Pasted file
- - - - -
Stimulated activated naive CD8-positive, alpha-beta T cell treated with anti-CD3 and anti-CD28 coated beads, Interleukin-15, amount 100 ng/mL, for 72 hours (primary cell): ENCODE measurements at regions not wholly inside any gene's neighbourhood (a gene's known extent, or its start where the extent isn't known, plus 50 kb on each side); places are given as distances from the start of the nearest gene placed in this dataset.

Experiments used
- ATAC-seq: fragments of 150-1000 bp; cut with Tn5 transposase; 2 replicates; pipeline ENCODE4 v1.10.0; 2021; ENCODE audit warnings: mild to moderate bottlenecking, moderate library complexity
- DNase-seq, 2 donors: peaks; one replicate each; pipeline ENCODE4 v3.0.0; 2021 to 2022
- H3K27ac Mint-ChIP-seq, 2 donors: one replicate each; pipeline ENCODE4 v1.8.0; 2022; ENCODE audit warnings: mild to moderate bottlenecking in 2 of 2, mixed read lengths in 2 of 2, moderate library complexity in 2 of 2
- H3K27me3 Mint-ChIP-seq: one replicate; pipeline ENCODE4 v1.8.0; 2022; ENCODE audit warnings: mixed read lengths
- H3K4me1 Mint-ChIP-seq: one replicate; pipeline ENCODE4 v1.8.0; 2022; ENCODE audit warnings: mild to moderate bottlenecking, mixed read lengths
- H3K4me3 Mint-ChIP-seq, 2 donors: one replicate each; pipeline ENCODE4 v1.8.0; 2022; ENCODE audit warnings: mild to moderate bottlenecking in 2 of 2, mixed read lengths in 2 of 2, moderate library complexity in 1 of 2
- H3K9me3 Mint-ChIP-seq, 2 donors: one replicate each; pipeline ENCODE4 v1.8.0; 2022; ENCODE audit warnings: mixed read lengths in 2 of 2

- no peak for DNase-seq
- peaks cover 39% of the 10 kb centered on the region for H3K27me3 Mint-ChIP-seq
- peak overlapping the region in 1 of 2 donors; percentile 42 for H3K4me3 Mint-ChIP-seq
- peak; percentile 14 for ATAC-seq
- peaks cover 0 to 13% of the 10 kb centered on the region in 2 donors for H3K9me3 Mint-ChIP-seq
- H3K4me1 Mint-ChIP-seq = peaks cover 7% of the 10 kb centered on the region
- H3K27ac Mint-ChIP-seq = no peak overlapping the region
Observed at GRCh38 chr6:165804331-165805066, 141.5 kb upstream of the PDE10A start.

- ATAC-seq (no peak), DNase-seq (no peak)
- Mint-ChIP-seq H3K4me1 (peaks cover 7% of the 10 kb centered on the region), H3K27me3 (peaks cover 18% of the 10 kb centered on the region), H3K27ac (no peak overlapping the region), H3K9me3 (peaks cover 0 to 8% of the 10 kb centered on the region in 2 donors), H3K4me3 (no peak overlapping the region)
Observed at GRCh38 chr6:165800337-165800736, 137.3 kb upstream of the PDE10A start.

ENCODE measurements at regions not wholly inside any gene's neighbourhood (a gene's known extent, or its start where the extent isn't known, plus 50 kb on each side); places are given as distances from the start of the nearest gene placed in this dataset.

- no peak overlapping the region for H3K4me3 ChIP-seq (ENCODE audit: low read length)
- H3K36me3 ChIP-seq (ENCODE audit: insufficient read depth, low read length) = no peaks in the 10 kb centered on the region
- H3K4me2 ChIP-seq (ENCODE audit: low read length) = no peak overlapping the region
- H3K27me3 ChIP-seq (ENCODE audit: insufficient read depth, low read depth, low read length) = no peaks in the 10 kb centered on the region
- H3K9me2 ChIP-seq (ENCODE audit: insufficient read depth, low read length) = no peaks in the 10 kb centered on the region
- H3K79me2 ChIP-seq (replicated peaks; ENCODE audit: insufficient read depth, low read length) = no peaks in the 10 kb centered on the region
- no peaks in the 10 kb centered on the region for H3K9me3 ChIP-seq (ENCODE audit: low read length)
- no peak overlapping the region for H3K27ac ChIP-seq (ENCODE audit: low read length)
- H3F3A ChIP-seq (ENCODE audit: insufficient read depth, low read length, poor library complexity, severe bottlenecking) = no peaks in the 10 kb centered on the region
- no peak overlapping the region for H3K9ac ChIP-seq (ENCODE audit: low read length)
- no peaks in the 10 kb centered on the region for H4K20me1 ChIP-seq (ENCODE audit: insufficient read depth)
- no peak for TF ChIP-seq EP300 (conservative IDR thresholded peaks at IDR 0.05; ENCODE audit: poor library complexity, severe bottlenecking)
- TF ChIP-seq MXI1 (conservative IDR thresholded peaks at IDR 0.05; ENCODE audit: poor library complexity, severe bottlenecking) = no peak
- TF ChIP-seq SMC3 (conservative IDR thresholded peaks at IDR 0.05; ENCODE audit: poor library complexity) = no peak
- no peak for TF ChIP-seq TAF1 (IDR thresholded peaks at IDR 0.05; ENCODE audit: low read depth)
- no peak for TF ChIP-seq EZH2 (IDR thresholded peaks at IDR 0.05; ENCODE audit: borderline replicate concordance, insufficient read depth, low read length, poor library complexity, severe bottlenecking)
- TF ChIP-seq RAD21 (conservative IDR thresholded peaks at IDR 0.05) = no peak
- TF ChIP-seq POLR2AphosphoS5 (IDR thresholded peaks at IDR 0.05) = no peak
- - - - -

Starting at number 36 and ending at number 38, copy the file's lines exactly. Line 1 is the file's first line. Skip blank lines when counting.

- no peak for TF ChIP-seq TAF1 (IDR thresholded peaks at IDR 0.05; ENCODE audit: low read depth)
- no peak for TF ChIP-seq EZH2 (IDR thresholded peaks at IDR 0.05; ENCODE audit: borderline replicate concordance, insufficient read depth, low read length, poor library complexity, severe bottlenecking)
- TF ChIP-seq RAD21 (conservative IDR thresholded peaks at IDR 0.05) = no peak